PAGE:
with Britt Reints
Forget the 9 to 5; the demands of a working mom aren’t limited by a time clock. Full Time, All the Time is a blog about balancing the many roles of a modern woman - and maintaining your wellbeing while doing it. I am a writer, mother, wife, sister, daughter, friend and sometimes volunteer living in Pittsburgh. Oh, and I think you look pretty today.
You can also find Britt on Twitter and at InPursuitOfHappiness.net.
I’m a proponent of learning new skills. I believe the sense of accomplishment are worth the frustration and time invested. Doing things that are difficult can, eventually, make you happier. But, I’m also starting to learn that paying someone to do hard stuff for me can make me pretty darn happy as well.
After seven years of running my own blog, I recently received an email from my web host letting me know that my site was no longer eligible for a shared server. It was “using too many resources”, an explanation that still doesn’t make sense to me, and I was to be “upgraded” to a virtual server that would cost five times my current monthly rate. I logged into my admin panel, took a look at graph bars that purported to be monitoring my resources, and promptly realized I was in over my head.
The support staff at my web host sent me emails with links to articles that might as well have been written in a foreign language, so completely indecipherable were they to me. I began activating, deactivating, and uninstalling willy-nilly, frantic stabs in the dark that I was told were making absolutely no difference.
I sent a plea for immediate help out to Twitter. Thirty minutes later, I paid $100 to have someone “debug my Wordpress installation.” I felt relieved and went to bed knowing the experts were in charge. The next morning, I awoke to an email from said experts letting me know that I’d have to do more than debug; I needed to find a new host and transfer all of my websites.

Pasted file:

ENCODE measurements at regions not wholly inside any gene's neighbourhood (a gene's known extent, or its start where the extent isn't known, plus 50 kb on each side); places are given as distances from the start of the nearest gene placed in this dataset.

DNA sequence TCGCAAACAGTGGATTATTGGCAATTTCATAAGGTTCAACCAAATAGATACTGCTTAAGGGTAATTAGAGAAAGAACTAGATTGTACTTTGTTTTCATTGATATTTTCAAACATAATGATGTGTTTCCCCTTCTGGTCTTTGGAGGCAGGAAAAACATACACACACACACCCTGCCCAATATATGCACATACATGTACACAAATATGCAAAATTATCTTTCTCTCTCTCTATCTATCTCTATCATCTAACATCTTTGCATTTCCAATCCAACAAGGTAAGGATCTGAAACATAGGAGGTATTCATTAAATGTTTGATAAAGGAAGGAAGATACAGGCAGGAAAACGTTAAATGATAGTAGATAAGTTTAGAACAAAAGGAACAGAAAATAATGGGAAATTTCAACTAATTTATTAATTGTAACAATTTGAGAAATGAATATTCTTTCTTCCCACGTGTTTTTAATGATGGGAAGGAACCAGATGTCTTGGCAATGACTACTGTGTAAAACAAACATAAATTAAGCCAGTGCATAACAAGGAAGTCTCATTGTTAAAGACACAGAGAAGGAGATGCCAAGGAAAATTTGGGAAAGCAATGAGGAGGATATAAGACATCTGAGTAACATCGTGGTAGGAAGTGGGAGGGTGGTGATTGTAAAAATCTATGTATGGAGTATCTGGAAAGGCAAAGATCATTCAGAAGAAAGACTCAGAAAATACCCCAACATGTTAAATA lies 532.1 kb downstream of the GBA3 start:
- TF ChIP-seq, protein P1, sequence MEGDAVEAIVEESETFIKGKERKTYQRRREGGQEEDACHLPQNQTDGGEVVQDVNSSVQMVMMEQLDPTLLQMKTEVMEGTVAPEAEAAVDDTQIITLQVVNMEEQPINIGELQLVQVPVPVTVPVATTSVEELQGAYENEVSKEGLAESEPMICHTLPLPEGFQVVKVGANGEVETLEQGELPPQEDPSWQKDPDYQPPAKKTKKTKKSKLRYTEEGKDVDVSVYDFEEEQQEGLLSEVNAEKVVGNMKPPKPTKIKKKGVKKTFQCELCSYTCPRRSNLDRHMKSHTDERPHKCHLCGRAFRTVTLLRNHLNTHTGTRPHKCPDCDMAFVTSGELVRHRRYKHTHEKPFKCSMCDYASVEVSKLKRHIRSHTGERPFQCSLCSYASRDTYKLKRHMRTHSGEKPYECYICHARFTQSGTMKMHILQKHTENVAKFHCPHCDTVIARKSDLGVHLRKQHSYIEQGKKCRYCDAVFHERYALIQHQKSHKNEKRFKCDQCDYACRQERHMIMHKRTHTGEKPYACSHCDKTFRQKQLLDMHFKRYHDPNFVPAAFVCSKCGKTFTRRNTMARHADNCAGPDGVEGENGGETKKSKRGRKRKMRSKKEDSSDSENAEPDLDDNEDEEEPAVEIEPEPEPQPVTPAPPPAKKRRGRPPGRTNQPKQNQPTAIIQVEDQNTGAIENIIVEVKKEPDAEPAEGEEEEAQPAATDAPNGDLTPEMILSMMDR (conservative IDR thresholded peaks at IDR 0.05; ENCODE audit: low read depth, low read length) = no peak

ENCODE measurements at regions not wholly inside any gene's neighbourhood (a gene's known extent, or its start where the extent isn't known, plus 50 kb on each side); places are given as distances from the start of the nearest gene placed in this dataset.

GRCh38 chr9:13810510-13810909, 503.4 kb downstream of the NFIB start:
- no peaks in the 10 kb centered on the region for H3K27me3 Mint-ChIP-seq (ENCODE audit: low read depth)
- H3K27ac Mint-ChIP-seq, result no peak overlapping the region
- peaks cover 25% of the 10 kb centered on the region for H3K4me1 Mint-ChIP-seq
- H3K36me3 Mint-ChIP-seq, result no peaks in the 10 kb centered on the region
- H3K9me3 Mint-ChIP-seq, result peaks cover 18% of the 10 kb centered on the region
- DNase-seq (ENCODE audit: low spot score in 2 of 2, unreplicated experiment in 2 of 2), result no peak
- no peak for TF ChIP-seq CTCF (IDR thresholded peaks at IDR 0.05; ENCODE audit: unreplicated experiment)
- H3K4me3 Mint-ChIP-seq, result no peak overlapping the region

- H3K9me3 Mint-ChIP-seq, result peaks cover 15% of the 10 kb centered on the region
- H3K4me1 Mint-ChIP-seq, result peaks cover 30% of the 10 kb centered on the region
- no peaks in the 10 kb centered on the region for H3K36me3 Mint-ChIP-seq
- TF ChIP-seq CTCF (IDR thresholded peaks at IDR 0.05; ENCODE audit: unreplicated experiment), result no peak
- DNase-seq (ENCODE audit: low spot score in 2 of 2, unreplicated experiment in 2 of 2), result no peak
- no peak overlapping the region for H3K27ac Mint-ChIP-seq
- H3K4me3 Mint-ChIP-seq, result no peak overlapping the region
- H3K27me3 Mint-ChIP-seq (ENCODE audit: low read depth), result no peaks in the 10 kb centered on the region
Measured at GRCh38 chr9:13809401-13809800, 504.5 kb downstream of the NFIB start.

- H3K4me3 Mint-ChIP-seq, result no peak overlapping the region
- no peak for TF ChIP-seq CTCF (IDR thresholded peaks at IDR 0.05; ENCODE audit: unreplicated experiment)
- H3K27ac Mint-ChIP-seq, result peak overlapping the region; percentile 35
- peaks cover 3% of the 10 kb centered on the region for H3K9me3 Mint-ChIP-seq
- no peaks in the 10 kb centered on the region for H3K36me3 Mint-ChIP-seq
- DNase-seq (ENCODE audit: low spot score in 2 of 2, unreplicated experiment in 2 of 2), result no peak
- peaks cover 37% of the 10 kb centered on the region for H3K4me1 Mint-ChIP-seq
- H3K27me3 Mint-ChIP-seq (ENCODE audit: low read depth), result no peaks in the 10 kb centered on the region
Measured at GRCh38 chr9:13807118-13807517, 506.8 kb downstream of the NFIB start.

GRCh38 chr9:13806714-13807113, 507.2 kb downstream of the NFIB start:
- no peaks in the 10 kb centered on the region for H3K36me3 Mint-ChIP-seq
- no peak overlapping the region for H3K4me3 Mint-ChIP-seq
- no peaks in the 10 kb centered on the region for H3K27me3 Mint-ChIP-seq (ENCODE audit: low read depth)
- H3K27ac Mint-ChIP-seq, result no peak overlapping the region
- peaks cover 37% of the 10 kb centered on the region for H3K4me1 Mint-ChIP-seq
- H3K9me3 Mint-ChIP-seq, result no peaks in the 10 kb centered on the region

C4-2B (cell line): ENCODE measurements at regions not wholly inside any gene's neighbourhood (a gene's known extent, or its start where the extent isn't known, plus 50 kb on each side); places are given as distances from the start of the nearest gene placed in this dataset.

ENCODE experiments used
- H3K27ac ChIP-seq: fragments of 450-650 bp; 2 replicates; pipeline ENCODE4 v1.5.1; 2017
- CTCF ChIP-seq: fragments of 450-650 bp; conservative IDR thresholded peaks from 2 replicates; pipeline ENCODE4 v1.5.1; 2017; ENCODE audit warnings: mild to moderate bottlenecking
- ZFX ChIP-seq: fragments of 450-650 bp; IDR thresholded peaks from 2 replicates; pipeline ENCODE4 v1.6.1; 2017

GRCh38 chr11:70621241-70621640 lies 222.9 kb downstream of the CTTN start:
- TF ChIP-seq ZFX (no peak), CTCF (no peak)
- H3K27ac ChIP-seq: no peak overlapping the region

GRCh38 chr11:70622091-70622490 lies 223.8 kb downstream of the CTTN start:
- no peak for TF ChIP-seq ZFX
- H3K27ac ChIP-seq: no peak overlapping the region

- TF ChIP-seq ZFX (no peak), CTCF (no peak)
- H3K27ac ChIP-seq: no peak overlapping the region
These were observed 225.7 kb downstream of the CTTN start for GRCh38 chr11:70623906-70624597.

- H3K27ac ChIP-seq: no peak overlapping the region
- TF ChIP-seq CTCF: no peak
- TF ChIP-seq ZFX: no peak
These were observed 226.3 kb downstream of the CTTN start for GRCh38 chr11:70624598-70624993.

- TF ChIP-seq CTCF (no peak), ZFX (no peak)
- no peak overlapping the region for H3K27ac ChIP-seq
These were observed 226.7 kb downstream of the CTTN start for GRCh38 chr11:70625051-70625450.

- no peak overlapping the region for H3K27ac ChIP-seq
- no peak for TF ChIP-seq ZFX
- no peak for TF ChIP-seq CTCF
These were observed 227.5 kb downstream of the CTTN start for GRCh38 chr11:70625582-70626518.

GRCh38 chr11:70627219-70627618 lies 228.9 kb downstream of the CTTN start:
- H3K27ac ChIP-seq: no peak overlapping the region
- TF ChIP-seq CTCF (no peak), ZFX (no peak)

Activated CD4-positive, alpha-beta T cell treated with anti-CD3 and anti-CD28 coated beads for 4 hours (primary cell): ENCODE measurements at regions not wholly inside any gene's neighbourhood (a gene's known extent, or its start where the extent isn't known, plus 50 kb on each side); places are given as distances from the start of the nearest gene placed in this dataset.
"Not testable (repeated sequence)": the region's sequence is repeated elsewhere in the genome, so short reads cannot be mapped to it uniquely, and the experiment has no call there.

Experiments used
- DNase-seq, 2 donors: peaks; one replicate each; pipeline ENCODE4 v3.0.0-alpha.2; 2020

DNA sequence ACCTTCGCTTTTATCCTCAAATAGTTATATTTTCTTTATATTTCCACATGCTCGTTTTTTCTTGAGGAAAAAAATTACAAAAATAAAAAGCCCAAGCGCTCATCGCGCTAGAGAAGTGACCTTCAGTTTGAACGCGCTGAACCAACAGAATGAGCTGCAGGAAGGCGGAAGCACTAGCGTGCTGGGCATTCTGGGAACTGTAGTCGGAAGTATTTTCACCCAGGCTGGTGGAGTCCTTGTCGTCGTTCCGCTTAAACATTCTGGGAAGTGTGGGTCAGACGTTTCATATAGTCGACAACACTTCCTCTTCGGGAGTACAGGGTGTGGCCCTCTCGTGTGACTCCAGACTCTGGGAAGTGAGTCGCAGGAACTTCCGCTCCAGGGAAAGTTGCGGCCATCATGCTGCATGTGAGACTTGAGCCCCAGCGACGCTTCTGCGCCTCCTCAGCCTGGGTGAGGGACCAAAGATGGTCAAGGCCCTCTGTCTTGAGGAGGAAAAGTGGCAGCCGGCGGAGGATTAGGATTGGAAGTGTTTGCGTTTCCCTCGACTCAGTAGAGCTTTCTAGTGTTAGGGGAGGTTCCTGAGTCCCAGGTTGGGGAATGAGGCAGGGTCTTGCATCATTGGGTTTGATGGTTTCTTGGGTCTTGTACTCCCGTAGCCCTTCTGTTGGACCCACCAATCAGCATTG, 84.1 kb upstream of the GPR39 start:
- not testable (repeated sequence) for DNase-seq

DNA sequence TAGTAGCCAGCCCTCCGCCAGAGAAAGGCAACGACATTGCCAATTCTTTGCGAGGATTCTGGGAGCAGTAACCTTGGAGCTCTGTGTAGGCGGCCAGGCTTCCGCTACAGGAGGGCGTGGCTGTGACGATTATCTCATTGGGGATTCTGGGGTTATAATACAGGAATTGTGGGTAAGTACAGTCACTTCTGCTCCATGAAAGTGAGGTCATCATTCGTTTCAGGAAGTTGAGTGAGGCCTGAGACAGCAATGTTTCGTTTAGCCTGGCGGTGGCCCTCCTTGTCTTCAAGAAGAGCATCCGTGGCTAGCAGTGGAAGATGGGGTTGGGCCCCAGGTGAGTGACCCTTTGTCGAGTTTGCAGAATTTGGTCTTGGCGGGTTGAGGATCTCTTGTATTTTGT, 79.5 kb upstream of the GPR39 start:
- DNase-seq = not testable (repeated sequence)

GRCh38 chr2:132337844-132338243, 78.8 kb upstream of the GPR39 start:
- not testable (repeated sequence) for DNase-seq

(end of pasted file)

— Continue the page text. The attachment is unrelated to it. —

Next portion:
Fortunately, another Twitter friend had reached out to me following my initial plea was prepared to help me do exactly that. She broke my problems down into language I mostly understood and set me up with a long-term solution that will only cost twice what I’m currently paying. (Funny how double sounds like a deal after quintuple has been tossed around.)
The switch took a couple days and a few emails, but I mostly went about my life and simply waited to receive word that everything was fine. It was… strange. Not so long ago I would have stayed up until the wee hours of the morning searching forums and googling definitions as I tried to save money by fixing the problem myself. If I was lucky, I may have come up with an acceptable solution, but I would have never been able to “clean up the code” and make the behind-the-scene changes that the experts did. And, I would have lost hours (and probably clumps of hair) in the process.
Instead, I spent my weekend hanging out with friends, attending a fundraising gala, and starting a garden with my family. I suspect all of those things made me a lot happier than learning how to fix my broken site would have. Paying someone to fix my problems for me may not have been the most frugal choice, but I’m certain it was the best one for my business, myself, and even my family.
What problems do you pay to have other people fix?
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